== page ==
Employment in the agriculture sector has been growing for the last two years and it grew by 1.7 per cent during the financial year 2019-20 as compared to 4.1 per cent in 2020-21. This means that workers coming out of the manufacturing, non-financial services, mining, real estate and construction sectors are moving to agriculture sector for their livelihood. The number of workers in the largest non-financial service sector increased from 11.97 crores to 12.77 crores in 5 years, but in the financial year 2020-21, due to the corona pandemic, there was a significant decline on a yearly basis.

According to CMIE, the unemployment level in the country has remained high for a few weeks. It jumped to a 9-year high of 14.45 percent in the week ended March 16. Unemployment is already high in urban areas, with unemployment doubling on a weekly basis in rural areas. Due to this, the unemployment level jumped sharply to slightly below 17.51 percent from the June 7 of the last year.

According to the government, the Goods and Services Tax (GST) collection in June 2021 may be less than Rs.1 lakh crore due to slowdown in economic activity owing to the second wave of coronavirus. Despite this, as per the provisions at the time of implementation of GST, this year the Centre may have to transfer compensation to the states around Rs.2.5 to 3 lakh crore. In such a situation, like last year, this time also the government may have to borrow from the market to compensate the states. It is understood that the Centre will not make up for the entire shortfall and will only make up for the shortfall due to GST implementation through market borrowings. To compensate for the shortfall in GST collection, the states can be given the facility of borrowing like last year. At the time of implementation of GST in July 2017, the tax collections of the states were projected to grow by 14 per cent annually and if it falls, it was promised to compensate till 5 years. That is why a cess was introduced in the GST framework, which is levied on 28 per cent tax category goods such as vehicles, cigarettes, carbonated beverages, etc.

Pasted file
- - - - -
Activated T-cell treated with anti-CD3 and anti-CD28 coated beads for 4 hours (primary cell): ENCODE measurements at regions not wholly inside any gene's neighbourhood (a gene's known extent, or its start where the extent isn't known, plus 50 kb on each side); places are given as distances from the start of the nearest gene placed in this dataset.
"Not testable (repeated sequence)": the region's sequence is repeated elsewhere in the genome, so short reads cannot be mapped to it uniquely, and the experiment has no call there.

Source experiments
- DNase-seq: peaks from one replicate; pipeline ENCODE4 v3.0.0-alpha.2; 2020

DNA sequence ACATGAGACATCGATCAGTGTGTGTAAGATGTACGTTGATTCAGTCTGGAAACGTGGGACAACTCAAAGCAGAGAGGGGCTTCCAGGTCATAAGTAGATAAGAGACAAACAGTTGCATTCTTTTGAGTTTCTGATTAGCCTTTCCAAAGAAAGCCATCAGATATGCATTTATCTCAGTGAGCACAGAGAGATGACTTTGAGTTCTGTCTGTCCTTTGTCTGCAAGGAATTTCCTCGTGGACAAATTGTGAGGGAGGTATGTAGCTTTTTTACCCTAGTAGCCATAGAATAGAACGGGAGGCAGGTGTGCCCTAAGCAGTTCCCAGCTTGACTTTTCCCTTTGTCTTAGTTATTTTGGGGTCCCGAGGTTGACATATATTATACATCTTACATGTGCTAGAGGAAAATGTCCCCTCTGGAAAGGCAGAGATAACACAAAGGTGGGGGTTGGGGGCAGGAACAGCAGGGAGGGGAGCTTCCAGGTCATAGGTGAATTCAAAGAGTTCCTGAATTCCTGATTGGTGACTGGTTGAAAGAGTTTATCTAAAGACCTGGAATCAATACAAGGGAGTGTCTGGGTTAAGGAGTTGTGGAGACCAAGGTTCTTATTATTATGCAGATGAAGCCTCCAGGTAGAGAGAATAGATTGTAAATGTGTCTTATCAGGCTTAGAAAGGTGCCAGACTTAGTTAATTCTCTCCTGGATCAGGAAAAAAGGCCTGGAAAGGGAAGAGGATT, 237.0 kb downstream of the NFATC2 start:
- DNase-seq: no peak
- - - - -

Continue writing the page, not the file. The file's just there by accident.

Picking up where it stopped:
The reduction in e-way bill issuance in April 2021 and May 2021 indicates that revenue collection in May 2021 may be around 30 per cent lower than in April and may be less than Rs.1 lakh crore in June. Economic activity is slow in industrialized states, but with the reduction in the cases of infection of coronavirus, production & demand may start picking up from July, leading to higher tax collections in the coming months. According to experts, the outbreak of the second wave of the corona virus in the country may reach its lowest level in the month of June. This will compel the state governments to open the local lockdown in phased manner. It is presuming that industrialized states like Karnataka, Maharashtra and Tamil Nadu will unlock the lockdown in the second fortnight of the June. Due to this, percent of tax collection will improve in these states in incoming days.

It is clear from the above analysis that the second wave of corona virus will have less adverse effect on the economy than the year 2020, but it will definitely curb the improvement in the economy, which will reduce employment generation, economic activities etc. Therefore, it is necessary to accelerate the pace of vaccination across the country. Today, by the help of vaccination, the corona pandemic may be controlled. The vaccination process will also help in reducing the fear of corona virus from the minds of people which will lead to increase the economic activities across the country.

(Author is Chief Manager at State Bank of India, Mumbai. The views expressed are personal opinion of the author. He can be reached at satish5249@gmail.com and singhsatish@sbi.co.in.)